Such parts or components are highly precise and must be thoroughly cleaned and freshly lubricated to function properly after reassembly and installation in the vehicle. Furthermore, the cleaning must be done under controlled conditions and in a systematic manner which will minimize the loss of the smaller parts.

For such purposes the crude pan or tube into which solvent is poured as needed and replaced in a haphazard manner is totally inadequate. This outmoded practice typically results in improperly cleaned parts in contaminated solvents and leaves the work station in an unsightly condition. There is also the ever-present hazard of fire because of the flammable nature of the solvents used for such cleaning operations.

In response to this need for a better cleaning facility, various types of cleaning sinks have been offered in varying degrees of complexity. Such improved cleaning sinks have offered features including a reserve supply of cleaning fluid, convenient solvent replacement means, filters for cleaning the solvent, pumps for handling the solvents, working lights and the like. In all such units the important considerations are economy, serviceability and convenience.

While these improved cleaning sinks constitute a great improvement over the simple tub or pan there are still a number of shortcomings calling for attention. Such improved cleaning stations are typically accessible or useable by only one mechanic at a time. There is no provision for instantaneously switching to a clean supply of solvent or to a solvent of a different type as the need arises. Inadequate provisions are made against damage to the equipment in the event a distracted mechanic leaves the pump running while attending to other duties. Furthermore, such cleaning stations are not adequately protected against fire which might originate in the cleaning tanks owing to the presence of the flammable solvents used for cleaning.


In accordance with the invention claimed, an improved cleaning station is provided for cleaning automotive parts, the station being useable by two people simultaneously and providing means for selection of either of two solvent supplies as well as either of two dispensing heads. Protection is afforded against damage due to negligence and against fire originating in the sink area.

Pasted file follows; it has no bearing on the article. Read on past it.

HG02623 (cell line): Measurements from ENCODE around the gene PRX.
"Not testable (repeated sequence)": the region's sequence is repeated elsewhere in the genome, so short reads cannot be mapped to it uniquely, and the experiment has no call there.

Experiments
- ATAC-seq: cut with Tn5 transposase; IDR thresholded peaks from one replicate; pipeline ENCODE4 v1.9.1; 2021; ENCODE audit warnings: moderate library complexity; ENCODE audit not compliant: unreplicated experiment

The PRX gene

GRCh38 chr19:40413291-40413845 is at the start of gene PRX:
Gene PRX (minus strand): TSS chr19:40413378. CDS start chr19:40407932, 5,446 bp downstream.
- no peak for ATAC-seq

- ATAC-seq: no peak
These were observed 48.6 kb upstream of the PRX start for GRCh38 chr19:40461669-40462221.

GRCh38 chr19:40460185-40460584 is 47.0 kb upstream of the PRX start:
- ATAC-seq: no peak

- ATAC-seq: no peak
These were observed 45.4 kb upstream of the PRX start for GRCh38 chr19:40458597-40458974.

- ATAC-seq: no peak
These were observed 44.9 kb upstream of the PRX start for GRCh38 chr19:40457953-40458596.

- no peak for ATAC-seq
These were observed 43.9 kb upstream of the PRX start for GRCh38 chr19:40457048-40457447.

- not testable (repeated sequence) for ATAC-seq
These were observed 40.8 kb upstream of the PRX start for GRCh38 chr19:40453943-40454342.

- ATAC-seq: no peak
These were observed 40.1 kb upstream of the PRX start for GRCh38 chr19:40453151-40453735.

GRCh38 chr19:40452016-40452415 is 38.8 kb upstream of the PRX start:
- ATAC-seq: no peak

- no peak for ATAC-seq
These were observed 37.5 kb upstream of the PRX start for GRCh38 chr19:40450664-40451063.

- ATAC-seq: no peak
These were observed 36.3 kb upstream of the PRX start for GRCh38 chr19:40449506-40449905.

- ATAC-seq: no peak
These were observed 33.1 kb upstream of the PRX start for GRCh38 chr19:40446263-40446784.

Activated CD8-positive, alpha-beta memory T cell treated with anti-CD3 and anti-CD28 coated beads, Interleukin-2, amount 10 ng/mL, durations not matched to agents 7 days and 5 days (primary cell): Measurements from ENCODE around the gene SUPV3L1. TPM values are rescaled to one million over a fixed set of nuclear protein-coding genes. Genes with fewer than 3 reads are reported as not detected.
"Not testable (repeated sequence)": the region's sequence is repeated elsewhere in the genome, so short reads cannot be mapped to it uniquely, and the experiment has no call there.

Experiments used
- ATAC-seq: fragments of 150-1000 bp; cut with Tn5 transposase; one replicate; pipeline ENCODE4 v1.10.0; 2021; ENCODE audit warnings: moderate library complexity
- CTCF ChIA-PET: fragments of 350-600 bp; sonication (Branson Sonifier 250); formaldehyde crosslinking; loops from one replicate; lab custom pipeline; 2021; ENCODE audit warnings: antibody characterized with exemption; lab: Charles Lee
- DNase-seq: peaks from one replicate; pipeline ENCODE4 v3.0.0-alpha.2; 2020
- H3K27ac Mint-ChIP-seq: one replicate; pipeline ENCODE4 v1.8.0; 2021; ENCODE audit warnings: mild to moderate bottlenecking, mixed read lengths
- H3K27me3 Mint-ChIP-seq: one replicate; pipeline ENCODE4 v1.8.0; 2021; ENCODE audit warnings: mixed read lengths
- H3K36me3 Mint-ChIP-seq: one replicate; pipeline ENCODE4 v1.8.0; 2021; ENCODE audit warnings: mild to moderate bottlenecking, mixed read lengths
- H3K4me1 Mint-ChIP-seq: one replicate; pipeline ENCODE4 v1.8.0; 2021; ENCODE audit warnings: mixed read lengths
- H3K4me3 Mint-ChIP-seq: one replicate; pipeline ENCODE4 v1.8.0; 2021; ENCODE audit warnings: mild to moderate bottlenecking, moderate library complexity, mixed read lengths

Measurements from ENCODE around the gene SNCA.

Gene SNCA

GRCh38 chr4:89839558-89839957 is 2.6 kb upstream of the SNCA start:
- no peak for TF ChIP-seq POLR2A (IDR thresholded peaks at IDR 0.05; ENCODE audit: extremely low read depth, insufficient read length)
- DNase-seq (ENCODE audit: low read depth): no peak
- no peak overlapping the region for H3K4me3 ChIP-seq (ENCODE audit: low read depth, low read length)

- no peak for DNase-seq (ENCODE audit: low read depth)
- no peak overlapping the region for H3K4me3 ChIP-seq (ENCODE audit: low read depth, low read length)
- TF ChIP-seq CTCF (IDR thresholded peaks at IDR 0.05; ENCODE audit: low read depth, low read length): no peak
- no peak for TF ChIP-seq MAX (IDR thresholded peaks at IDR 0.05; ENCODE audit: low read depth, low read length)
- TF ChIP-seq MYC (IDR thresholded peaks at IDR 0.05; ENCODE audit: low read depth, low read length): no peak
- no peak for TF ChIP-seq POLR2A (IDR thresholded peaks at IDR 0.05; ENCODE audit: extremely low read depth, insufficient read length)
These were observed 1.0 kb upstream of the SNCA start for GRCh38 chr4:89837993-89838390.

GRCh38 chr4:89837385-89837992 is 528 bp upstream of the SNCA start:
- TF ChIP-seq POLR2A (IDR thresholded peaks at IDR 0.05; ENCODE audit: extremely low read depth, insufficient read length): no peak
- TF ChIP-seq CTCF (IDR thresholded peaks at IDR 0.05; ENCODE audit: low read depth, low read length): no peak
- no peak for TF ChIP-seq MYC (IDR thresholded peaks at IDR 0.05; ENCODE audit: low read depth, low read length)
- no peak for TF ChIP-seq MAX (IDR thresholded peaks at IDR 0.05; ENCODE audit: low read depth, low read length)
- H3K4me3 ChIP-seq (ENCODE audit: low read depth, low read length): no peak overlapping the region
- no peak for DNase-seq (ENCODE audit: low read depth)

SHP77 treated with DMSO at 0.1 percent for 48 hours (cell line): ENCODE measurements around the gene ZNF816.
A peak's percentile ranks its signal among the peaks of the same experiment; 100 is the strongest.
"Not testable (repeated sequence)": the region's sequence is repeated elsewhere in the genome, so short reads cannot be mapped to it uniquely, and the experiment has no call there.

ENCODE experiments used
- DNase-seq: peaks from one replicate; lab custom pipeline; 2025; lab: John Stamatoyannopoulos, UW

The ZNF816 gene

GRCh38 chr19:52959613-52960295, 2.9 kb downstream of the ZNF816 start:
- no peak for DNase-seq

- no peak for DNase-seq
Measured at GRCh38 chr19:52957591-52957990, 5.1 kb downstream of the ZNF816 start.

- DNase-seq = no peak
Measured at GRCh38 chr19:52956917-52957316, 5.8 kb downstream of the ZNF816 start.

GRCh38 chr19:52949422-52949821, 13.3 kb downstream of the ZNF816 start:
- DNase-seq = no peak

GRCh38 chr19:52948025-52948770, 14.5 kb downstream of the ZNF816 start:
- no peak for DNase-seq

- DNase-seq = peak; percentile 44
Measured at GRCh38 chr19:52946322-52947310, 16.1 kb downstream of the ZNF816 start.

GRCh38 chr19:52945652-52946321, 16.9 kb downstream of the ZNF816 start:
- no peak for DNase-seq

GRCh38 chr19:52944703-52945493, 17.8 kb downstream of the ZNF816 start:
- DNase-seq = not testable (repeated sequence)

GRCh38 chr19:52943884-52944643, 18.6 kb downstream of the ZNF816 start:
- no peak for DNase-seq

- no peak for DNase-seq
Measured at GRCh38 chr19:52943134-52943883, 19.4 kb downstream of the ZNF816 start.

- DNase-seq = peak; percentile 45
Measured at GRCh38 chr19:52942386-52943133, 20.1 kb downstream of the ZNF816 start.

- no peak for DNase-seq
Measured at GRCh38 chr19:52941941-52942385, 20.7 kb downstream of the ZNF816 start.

It is, therefore, one object of this invention to provide an improved solvent sink and dispenser for use as an automotive parts cleaning station.

Another object of this invention is to provide in such a sink and dispenser a capability for simultaneous use by two people.

A further object of this invention is to facilitate such simultaneous use through the incorporation of two separate sink compartments and by the provision of two solvent dispensing heads.

A still further object of this invention is to provide a convenient means for enabling either or both of the two dispensing heads for individual or simultaneous use.

A still further object of this invention is to provide a measure of versatility in terms of the dispensing heads wherein the one head is in the form of a nozzle at the end of a flexible hose and the other is in the form of a feed-through brush.

A still further object of this invention is to provide improved control and options relative to the solvent material employed in the sink and dispenser.

A still further object of this invention is to provide instant access to either of two solvent tanks located in the base of the sink and dispenser cabinet, wherein one tank may contain fresh solvent and the other tank may contain solvent that is at least partially contaminated due to use or it may contain a solvent of a different type.

A still further object of this invention is to provide integrally with the solvent selection means a simultaneously controlled means which causes the same solvent to be returned after use to the solvent tank from which it was drawn.